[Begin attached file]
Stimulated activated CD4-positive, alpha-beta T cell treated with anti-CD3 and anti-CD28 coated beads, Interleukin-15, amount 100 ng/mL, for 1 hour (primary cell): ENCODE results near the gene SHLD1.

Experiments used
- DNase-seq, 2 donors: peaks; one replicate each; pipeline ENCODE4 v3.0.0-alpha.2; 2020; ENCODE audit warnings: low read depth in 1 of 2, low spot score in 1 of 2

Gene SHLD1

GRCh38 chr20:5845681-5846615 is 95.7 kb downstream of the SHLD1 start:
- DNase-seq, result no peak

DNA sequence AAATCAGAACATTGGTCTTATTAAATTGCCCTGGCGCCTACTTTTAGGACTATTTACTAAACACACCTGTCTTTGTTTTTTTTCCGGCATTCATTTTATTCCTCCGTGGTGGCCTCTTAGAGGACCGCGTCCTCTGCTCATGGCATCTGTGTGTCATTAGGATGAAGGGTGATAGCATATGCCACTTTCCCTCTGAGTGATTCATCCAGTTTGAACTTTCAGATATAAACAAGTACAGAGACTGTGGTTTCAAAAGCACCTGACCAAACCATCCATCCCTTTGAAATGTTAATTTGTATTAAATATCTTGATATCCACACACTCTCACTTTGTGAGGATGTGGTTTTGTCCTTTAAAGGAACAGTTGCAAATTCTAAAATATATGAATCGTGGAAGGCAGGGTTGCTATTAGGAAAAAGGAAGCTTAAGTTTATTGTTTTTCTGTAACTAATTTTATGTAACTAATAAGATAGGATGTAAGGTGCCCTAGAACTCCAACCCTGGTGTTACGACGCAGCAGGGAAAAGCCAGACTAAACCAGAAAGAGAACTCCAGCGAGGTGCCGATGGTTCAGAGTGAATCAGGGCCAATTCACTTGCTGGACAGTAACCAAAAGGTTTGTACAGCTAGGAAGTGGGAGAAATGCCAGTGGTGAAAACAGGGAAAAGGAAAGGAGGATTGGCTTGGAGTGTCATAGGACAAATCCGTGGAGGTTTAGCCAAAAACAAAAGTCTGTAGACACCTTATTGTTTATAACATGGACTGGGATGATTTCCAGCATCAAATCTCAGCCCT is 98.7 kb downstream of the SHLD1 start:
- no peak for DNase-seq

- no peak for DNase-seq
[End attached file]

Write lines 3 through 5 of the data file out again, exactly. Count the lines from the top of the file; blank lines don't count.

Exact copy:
- DNase-seq, 2 donors: peaks; one replicate each; pipeline ENCODE4 v3.0.0-alpha.2; 2020; ENCODE audit warnings: low read depth in 1 of 2, low spot score in 1 of 2

Gene SHLD1

GRCh38 chr20:5845681-5846615 is 95.7 kb downstream of the SHLD1 start: